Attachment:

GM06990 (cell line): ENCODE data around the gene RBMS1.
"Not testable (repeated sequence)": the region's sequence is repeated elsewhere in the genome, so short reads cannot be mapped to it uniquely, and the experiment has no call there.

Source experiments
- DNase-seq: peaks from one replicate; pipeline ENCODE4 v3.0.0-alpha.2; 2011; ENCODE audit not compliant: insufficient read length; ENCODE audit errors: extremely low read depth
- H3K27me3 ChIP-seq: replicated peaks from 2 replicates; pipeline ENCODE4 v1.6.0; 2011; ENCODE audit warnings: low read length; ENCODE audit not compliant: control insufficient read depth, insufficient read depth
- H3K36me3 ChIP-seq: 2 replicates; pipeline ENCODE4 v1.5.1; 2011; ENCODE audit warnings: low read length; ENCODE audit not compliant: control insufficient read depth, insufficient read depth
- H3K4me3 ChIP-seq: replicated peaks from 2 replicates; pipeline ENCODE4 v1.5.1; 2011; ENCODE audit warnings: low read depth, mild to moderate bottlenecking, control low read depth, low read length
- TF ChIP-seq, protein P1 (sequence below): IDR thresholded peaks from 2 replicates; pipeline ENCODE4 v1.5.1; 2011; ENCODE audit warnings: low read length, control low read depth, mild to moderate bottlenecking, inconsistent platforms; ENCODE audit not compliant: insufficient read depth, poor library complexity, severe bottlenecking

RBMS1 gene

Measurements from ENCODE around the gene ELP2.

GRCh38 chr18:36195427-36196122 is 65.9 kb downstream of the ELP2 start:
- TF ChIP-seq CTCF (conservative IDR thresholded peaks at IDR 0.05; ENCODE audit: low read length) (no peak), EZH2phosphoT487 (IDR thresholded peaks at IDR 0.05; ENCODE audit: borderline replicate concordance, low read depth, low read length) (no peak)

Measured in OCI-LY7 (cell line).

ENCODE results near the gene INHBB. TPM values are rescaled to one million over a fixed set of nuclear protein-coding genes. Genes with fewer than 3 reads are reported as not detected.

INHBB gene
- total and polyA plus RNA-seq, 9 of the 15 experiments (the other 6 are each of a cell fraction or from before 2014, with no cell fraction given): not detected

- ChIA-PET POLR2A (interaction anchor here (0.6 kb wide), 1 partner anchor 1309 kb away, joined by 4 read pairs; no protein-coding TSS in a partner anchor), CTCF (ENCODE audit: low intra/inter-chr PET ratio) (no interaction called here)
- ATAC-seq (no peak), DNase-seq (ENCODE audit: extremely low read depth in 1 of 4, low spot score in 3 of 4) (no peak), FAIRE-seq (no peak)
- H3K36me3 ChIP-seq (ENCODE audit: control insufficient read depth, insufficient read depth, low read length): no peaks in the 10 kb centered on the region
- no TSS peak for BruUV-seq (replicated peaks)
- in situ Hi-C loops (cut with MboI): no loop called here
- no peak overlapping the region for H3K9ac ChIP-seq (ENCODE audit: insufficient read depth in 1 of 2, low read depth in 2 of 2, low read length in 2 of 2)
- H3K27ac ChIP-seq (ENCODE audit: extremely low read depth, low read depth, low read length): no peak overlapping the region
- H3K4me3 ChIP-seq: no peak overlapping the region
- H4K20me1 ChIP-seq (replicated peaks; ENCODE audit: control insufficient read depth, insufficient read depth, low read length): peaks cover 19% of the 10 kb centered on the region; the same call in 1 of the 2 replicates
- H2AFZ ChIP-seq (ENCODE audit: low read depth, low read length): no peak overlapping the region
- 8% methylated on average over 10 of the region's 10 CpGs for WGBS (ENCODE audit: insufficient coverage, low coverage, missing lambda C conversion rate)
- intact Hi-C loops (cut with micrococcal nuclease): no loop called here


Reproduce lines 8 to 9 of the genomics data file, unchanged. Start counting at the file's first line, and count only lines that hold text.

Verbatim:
- TF ChIP-seq, protein P1 (sequence below): IDR thresholded peaks from 2 replicates; pipeline ENCODE4 v1.5.1; 2011; ENCODE audit warnings: low read length, control low read depth, mild to moderate bottlenecking, inconsistent platforms; ENCODE audit not compliant: insufficient read depth, poor library complexity, severe bottlenecking

RBMS1 gene